.. r isolation. To them, the reality of what had happened was agonizing. They lived with their overwhelming personal losses whose impact is beyond intellectual or emotional comprehension. They also clung to the hope of finding some family member still alive in the new DISPLACED PERSONS’ camps that were now set up. Many of the people admitted to those camps lost all sense of initiative.
After the war, organizations such as THE UNITED NATIONS RELIEF and REHABILITATION ADMINISTRATION, THE JOINT DISTRIBUTION COMMITTEE and the International Refugee Organization were founded. Their work was useful but their methods were not suitable. The ex- prisoner, now a “displaced person”, was brought before boards set up by different countries which decided on his or her worthiness to be received by that country. Most survivors tried to make their way to Palestine. Then Israel was founded and they integrated quickly into a new society. The majority of the people adapted adequately to their changed life, in newly founded families, jobs and kibbutzim, many however still suffered from chronic anxiety, sleep disturbances, nightmares, emotional instability and depressive states.
The worst however were those people who went to the United States, Canada, and Austrailia, some of them with extreme psychological traumatizations. They had to adjust to strange new surroundings, learn a new language, and adapt to new laws, in addition to building new lives. After the survivors received compensation from the West German government, they were examined by specialists in internal and neurological medicine. In most cases, no ill effects directly attributable to detainment in camps were found. The reason for this was because the repeated selection of Jewish victims for extermination in ghettos, on arrival at the camps, again at the frequent medical examinations, in the sick bays, and at every transferment that all those showing signs of physical disease had already been eliminated. Many survivors described themselves as incapable of living life to the fullest, often barely able to perform basic tasks. They felt that the war had changed them and they had lost their much needed spark to life. Investigations show that the extreme traumatizations of the camps inflicted deep wounds that have healed very slowly, and that more than 40 years later, the scars are still present.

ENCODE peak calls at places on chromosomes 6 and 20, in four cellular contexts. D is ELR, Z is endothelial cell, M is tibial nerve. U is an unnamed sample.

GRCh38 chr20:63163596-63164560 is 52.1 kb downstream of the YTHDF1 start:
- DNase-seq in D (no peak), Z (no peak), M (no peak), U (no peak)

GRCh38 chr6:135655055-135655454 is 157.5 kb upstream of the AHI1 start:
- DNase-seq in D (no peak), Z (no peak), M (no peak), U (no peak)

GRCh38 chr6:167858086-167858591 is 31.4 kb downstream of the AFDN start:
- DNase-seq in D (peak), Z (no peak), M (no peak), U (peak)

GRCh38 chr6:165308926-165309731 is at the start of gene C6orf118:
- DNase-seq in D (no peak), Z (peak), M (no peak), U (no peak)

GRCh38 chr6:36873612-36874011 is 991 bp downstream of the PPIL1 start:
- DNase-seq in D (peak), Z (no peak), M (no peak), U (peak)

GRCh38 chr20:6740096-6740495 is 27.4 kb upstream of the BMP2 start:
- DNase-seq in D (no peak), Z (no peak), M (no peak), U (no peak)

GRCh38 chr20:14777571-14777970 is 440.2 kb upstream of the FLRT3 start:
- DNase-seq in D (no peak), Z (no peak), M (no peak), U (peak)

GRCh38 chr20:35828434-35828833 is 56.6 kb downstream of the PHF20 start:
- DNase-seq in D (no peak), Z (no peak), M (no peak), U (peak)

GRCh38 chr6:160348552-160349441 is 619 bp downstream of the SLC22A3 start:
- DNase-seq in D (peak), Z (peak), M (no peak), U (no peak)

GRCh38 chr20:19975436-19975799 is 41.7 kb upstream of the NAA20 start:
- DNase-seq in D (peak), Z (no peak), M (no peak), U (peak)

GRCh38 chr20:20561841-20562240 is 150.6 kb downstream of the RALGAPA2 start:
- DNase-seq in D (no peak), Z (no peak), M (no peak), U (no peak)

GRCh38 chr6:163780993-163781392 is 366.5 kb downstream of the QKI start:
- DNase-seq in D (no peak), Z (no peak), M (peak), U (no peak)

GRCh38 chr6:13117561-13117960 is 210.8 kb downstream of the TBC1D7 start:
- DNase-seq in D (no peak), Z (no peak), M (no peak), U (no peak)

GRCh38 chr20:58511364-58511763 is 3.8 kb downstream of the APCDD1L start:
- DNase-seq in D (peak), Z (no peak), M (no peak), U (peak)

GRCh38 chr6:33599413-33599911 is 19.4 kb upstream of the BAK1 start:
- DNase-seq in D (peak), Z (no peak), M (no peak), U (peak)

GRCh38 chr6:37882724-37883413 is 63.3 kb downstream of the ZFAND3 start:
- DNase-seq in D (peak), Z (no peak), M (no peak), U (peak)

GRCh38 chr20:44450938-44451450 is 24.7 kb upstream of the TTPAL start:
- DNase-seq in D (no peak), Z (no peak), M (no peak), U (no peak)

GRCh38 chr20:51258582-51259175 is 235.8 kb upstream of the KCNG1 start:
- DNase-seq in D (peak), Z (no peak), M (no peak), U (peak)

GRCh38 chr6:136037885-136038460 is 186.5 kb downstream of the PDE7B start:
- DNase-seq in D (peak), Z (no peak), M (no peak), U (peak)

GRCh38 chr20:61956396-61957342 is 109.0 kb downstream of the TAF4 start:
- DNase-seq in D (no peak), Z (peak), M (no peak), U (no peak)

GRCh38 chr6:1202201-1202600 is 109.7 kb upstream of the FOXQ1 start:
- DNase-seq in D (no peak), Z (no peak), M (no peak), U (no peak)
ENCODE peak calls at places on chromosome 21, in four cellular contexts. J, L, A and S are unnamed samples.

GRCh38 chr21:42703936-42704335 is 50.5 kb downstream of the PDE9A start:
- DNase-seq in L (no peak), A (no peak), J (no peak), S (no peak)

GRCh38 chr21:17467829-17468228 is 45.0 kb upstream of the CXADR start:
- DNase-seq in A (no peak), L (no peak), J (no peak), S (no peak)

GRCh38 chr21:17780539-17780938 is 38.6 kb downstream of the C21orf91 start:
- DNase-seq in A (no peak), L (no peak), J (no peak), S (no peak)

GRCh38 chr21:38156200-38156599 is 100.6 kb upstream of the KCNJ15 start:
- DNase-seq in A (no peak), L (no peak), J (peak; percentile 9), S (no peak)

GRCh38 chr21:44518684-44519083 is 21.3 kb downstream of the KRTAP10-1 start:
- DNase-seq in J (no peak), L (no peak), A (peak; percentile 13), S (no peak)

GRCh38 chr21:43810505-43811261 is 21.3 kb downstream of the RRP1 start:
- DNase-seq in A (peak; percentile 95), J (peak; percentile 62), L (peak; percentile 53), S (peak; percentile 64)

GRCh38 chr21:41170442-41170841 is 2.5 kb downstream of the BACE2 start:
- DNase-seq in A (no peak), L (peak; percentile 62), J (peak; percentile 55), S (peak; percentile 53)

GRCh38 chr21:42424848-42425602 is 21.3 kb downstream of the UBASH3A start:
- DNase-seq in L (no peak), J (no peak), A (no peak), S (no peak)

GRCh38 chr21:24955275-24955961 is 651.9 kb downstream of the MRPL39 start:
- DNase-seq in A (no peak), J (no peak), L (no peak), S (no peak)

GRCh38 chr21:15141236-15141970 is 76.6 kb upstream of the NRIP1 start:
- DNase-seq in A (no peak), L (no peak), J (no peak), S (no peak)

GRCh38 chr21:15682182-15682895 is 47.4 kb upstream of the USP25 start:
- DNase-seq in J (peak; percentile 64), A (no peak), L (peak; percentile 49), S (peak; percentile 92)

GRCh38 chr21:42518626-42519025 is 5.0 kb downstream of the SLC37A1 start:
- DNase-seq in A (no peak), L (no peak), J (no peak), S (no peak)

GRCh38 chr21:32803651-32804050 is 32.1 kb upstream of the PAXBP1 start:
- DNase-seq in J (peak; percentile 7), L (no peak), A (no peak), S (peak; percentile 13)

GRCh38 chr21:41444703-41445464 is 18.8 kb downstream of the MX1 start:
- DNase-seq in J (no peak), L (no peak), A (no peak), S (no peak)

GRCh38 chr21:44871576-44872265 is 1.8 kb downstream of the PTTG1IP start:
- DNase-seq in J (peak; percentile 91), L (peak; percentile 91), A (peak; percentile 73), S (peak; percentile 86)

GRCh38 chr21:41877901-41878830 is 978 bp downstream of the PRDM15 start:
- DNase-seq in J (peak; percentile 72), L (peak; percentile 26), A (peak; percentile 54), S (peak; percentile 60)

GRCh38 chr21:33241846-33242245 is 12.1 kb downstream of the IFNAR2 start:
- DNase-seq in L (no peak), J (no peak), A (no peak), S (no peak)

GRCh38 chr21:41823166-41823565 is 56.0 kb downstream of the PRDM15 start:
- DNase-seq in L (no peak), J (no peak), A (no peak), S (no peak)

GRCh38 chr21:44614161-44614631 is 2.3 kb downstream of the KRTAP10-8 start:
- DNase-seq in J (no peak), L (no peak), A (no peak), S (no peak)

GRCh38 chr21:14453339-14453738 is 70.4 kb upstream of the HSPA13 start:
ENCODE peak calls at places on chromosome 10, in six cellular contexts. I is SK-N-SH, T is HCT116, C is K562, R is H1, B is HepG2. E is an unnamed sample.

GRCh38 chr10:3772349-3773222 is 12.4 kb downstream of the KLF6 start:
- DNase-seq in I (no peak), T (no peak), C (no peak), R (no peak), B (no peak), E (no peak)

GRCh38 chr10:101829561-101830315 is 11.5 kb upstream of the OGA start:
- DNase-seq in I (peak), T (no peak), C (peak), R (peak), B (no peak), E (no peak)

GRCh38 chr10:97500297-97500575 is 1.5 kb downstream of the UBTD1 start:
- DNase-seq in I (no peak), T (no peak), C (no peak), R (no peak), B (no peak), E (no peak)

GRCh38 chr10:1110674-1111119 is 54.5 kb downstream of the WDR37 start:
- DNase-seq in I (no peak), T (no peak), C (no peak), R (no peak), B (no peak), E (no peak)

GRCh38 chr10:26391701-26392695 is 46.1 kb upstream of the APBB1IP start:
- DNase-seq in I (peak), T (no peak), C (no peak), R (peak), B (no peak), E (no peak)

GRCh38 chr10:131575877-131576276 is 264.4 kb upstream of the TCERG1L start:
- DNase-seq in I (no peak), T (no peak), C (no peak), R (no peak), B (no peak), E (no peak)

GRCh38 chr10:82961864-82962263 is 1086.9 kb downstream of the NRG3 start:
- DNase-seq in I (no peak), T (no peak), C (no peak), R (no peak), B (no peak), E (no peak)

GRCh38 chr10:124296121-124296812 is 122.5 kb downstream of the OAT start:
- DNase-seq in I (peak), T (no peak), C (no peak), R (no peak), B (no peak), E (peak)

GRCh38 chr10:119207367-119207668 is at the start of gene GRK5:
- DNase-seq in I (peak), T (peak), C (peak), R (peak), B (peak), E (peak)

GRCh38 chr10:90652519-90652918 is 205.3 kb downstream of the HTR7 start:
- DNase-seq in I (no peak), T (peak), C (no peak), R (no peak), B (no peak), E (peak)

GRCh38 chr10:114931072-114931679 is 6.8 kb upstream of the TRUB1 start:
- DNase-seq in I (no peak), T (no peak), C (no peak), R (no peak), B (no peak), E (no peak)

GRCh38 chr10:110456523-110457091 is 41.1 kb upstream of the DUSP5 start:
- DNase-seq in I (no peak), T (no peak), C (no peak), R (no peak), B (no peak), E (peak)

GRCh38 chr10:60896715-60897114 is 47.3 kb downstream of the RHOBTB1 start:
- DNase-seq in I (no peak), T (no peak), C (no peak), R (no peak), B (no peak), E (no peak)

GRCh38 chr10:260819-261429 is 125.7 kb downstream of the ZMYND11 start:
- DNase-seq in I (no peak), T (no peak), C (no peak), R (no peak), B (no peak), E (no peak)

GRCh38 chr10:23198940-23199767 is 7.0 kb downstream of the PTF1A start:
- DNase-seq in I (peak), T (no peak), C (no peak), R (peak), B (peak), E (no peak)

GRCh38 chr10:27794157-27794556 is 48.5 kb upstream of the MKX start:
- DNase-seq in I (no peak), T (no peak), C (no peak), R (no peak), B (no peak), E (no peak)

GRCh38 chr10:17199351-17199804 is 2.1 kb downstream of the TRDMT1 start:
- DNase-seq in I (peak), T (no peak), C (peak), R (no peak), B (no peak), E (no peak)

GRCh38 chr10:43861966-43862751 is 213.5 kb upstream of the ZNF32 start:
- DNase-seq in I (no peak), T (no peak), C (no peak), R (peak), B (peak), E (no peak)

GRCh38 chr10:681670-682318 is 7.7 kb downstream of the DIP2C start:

There has shown to be clear differences between camp victims and statistically comparable Canadian Jews: the survivors show long term consequences of the Holocaust in the form of psychological stress, associated with heightened sensitivity to anti-semitism and persecution. The survivors, normal people before the Holocaust, were exposed to situations of extreme stress and to psychic traumatization. Their reactions to inhuman treatment were “normal” because not to react to treatment of this kind would be abnormal. Survivors of Israel There were few studies done, following the Holocaust that were made in Israel of the psychological effects of the Nazi persecution even though the number of survivors was high as time passed, research increased and in 1964, a comparison was made between Holocaust survivors now in Israel and non-Jewish Norwegians who returned to Norway after being deported to camps. The results showed that the Jewish survivors suffered more from the total isolation in the camps, from the danger of death, which was greater for Jews, and from “survivor guilt”, than did the Norwegians. It also showed that most Israeli survivors were suffering from symptoms of the so called survivors syndrome, but were active and efficient, and often held important and responsible jobs and social positions.